As the Democratic primary for president enters its final stages, the field has narrowed significantly. At the same time, there are more viable contenders now than there have been for most of the year. The key players are: Former Vice President Joe Biden, Sen. Bernie Sanders, Sen. Elizabeth Warren, and mayor of South Bend, Indiana Pete Buttigieg. Former New York City mayor, Michael Bloomberg, has also made a late entrance and already has a polling average of 4% nationally.
For the Democrats on Gordon’s campus, following the primary in its early stages is probably not a top priority. Most students with liberal leanings likely haven’t even given much thought to voting this coming spring. But with a broken and antiquated electoral system, the primary may be the only chance voters have to play a role in deciding who the next president is. (For the many Gordon students from New Hampshire, known as the first-in-the-nation state, your say in the election is even greater.)
I am supporting Mayor Pete Buttigieg in the Democratic primary. Although I am ideologically more closely aligned with Bernie Sanders and Elizabeth Warren, I’m a pragmatist at heart. I want a candidate who has a viable shot at unseating President Trump. For those who may not be aware, Buttigieg has a rather atypical resume for a presidential candidate. If elected, Buttigieg would be the youngest president ever at the age of 39. While attending Harvard during the attacks on the towers in 2001, he was later inspired to join the military, serving a tour of duty in Afghanistan in 2014. At least minimally proficient in seven different languages, this former Rhodes Scholar has served two terms as the mayor of South Bend, Indiana. A city of just over 100,000 people in the socially conservative Midwest, Buttigieg’s successful reelection after coming out as gay is impressive.
As a young voter, I look to other moderate candidates like Joe Biden and Michael Bloomberg and see elderly men who are too far past their prime to serve well in this role. Buttigieg’s personal stake in the future of our country bodes well for his decision-making as president. Unlike Sanders, Warren or Biden, Buttigieg is not likely to pass away at any point in the next twenty years. He hopes to raise children with his husband Chasten; it’s important to me to elect a president who personally cares about the country he or she will live in after their time in office.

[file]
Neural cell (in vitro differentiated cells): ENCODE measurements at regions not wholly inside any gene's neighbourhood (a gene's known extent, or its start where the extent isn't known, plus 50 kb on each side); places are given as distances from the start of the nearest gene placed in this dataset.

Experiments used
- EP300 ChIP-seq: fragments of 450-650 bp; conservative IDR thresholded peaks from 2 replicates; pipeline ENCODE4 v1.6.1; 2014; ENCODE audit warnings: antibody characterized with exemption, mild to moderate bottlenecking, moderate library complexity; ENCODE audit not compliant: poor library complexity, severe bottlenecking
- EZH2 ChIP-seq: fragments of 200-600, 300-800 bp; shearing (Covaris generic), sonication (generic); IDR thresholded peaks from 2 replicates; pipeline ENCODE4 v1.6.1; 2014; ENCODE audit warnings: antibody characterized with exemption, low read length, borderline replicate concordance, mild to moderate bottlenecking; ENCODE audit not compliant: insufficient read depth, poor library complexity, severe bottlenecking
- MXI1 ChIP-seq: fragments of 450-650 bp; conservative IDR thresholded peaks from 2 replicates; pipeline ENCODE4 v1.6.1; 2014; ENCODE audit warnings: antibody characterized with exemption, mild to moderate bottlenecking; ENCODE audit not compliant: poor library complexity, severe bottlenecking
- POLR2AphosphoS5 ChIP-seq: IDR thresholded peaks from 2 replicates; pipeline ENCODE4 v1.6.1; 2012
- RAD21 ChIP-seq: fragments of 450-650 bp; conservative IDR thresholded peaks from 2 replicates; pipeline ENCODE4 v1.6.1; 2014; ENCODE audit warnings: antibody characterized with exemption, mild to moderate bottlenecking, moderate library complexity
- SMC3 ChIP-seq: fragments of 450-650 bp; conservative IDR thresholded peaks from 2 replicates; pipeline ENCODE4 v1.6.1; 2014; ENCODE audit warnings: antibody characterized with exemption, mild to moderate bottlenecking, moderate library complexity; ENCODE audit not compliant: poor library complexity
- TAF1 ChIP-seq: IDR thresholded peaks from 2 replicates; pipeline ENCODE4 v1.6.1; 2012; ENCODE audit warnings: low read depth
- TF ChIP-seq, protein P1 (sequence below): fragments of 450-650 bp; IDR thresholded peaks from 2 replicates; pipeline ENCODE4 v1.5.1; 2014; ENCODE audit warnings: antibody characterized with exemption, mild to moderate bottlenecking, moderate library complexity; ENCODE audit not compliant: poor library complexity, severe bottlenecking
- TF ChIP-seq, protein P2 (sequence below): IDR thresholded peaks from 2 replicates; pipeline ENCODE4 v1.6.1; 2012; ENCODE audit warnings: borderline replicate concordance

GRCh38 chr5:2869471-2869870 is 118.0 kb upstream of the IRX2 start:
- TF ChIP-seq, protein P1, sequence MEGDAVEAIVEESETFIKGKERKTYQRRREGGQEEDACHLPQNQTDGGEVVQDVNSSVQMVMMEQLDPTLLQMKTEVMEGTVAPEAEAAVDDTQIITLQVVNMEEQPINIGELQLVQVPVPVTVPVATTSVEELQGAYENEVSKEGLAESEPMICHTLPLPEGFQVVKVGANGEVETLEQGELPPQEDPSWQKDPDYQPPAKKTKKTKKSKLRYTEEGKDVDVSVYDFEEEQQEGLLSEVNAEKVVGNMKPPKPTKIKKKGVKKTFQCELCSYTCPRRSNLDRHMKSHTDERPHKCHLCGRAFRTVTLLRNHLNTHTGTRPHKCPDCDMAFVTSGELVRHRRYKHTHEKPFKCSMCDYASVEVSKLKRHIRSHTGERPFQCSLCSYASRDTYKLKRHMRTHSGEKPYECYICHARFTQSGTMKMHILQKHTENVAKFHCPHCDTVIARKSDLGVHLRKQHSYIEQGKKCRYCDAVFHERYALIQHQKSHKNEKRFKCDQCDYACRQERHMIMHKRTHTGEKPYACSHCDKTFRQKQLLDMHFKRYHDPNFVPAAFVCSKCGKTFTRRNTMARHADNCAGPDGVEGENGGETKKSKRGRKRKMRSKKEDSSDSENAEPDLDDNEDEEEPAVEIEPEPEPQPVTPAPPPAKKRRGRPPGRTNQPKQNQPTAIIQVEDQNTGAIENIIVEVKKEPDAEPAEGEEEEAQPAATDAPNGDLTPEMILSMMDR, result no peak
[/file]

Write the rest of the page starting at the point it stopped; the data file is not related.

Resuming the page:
Perhaps most striking of all is his plan for healthcare. Rather than taking the more radical stance of the progressive left, Buttigieg suggests a Medicare-for-All-Who-Want-it plan. While still rejecting Joe Biden’s somewhat vague promise to “Strengthen Obamacare for future generations,” his healthcare proposal suggests phasing in a public option. His reasoning is sound: “I trust Americans to make our own decisions regarding the type of healthcare that makes the most sense for each of us and our families.” He believes that providing a public option will actually most quickly advance American progress towards adopting a nationalized, single-payer health service.
Buttigieg certainly isn’t perfect. At times, he seems a bit too polished, almost as if his ambition is contrived. His history with the police force of South Bend is questionable and raises questions of racial injustice. Not surprisingly, just like every other candidate, he has apparent flaws. I don’t agree with him on everything either. I think Trump’s strategy on foreign policy is, by and large, more effective than the policies for which Buttigieg advocates. Nevertheless, Buttigieg presents a vision of hope that inspires, and next to the four septuagenarians running for President, the idea of youthful vigor in a Buttigieg presidency is exciting.
One major flaw stands between Buttigieg and the Presidency, and rightfully so: his ability to connect with minority voters is virtually nonexistent. After firing South Bend’s first ever black police chief over ethical concerns, Buttigieg faced valid criticism for racial discrimination in his hiring practices. The Mayor has little history of connecting with or fighting for non-Caucasian voters on issues specific to them. In the face of the criticism, he has acknowledged this missing link in his political understanding. Even now, there are reports of him sitting down for listening sessions with black leadership in South Carolina, an important early voting state where 2/3rds of the primary electorate is black. Whether he can convert those conversations into electoral success and genuine trust is another question entirely.
Despite his flaws, I believe that a Buttigieg presidency would be exceedingly valuable for the unity it could bring to our country. In the face of Biden’s passivity and Warren and Sanders’ talk of revolution and fighting for progressive ideals, his language about bringing people together is pivotal. Our country faces a crossroads; in fact, it’s almost fashionable to bemoan the sorry state of politics these days. But unless we elect a president who is willing to prioritize a national conversation where listening is more common than shouting, the sorry state of Washington will only become more repulsive. That’s why I hope that you’ll consider joining me this coming spring and help to nominate Mayor Buttigieg as the Democratic candidate for President.